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Remembering Warren Wiggins

by Dick Irish (Philippines 1962–64;
Staff: PC/Washington 1964–66)

For other articles on Peace Corps history 

Warren Wiggins was one of the architects of the Peace Corps and became the agency’s first associate director of program development. Later he wasPrinter friendly version appointed deputy director.
     Following stints as a PCV and on Peace Corps
staff in Washington Dick Irish co-founded TransCentury with Warren Wiggins and worked with Warren until 1990. Dick wrote this reminiscence of Warren Wiggins which he is kind enough to let me publish. — jc 

MY FIRST MEMORY 0f Warren Willard Wiggins was in San Francisco in late 1961. At the time, I was married, long-listed for the Foreign Service, comfortably employed with a Dictaphone and a company car . . . and bored stiff. I was one of America’s “Angry Young Men.” Prone on the living room couch one Saturday afternoon, I was watching on black-and-white TV — complete with rabbit ears — a Dodger/Giants baseball game. At the same time, I was scanning the San Francisco Chronicle for news about the JFK Administration, hoping to find some rays of hope.

WWW and JFK

     I was angry because Americans seemed insufferably self-complacent; an aura of national self-congratulation pervaded the land. My eye caught a small item in the “National News” section of the paper; a certain Warren Wiggins announced that Peace Corps Volunteers would work overseas and be paid no more than their counterparts, eat and live with the people, and acquire a foreign language or dialect — not just French or Spanish.
     
I gave a whoop, heard by my wife Sally in the next room AND shouted, “Someone is finally thinking in Washington!”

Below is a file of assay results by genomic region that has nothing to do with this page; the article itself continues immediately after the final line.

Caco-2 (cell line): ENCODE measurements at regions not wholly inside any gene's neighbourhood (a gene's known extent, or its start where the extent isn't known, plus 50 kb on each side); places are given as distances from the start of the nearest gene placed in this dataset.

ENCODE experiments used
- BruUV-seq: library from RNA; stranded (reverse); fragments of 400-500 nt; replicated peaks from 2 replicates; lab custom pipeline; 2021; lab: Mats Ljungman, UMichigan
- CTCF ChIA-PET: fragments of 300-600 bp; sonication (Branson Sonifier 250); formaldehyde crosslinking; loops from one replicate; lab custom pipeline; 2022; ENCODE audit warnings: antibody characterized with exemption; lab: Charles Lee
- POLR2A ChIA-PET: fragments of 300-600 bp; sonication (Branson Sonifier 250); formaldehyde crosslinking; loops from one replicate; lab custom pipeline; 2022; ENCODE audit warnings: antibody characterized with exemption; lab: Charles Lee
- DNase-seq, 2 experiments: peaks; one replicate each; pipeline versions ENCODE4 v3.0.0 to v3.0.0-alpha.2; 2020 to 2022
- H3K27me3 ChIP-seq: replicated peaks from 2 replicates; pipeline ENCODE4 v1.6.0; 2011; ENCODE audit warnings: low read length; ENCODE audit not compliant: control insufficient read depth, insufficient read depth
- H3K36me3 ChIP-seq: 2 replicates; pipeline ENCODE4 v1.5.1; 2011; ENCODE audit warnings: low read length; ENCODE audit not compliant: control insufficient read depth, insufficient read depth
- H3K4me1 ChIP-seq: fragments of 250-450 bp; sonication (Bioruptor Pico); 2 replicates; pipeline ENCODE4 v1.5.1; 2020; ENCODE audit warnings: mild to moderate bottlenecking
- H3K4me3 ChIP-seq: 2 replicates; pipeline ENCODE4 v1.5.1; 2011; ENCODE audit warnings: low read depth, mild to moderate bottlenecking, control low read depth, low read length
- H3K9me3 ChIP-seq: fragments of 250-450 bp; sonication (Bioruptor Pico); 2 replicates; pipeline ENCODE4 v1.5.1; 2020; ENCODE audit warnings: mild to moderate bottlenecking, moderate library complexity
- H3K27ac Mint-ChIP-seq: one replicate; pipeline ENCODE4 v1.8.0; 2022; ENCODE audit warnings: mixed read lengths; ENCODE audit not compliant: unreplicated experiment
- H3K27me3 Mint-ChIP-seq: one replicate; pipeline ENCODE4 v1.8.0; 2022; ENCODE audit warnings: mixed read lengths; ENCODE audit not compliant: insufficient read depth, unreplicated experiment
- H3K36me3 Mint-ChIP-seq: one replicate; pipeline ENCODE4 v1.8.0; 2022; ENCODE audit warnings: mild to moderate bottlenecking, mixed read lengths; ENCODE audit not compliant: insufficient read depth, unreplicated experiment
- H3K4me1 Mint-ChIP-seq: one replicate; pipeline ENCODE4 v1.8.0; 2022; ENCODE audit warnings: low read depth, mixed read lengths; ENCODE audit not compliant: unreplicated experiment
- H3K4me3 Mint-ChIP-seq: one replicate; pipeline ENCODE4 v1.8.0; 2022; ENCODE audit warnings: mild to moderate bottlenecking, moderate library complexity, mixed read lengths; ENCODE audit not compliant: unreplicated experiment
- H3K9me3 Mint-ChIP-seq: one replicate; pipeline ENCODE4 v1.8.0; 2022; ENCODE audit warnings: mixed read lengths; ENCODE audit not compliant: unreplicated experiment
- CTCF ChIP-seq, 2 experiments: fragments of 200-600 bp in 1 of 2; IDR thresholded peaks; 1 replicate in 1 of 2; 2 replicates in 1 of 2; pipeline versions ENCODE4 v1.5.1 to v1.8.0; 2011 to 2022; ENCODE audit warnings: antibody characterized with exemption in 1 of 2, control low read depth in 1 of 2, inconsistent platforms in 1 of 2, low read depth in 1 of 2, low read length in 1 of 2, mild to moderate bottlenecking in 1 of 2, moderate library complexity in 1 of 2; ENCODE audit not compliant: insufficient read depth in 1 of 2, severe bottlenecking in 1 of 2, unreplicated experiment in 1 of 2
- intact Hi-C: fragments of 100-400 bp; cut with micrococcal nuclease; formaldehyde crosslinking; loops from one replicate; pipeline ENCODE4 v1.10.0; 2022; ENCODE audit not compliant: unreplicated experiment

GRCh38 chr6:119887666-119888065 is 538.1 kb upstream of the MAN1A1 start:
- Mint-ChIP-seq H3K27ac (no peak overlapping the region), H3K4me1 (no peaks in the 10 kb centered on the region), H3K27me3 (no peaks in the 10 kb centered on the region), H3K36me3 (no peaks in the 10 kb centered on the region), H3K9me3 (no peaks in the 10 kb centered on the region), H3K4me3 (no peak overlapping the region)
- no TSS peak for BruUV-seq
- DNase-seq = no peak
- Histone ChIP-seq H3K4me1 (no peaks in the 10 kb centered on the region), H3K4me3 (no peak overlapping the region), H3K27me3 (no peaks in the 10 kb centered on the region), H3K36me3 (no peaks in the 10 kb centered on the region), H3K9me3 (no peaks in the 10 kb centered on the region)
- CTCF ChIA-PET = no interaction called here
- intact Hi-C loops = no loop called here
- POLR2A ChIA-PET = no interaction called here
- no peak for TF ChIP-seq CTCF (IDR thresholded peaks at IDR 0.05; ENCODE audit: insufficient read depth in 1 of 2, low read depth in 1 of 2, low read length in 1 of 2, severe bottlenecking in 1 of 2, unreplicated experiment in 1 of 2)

The next day Sally found more information about the Peace Corps at San Francisco State University where she was a student and announced that we were joining. And like a lot of Volunteers of that era — and maybe all eras — joining the Peace Corps changed our lives.
     
My next encounter with Warren was late 1964; by then I had served two years as a Volunteer and worked as a lowly staff member in the DC headquarters literally running the mail room — dignified as, “The Production and Distribution Department.” After nine months, I was promoted and told it was my job to recruit former Peace Corps Volunteers for staff jobs in Washington and overseas. I was successful because Warren Wiggins, then Deputy Director, gave priority to any staff nomination so long as he or she was a former Vol.
     
During my nearly three year tenure on Peace Corps staff, Warren was always the go-to guy, the fellow who solved problems; a brilliant bureaucrat, he found ways to make the “system” work. After shaking his hand when I was leaving the Peace Corps, he said, “I like your work; I hope to be in touch.” A year later I heard from him: He told me he was a victim of his own policy — the Five Year Flush — and would soon leave the Peace Corps. Would I join him helping build a new kind of company, a sort of Peace Corps–by-other means?
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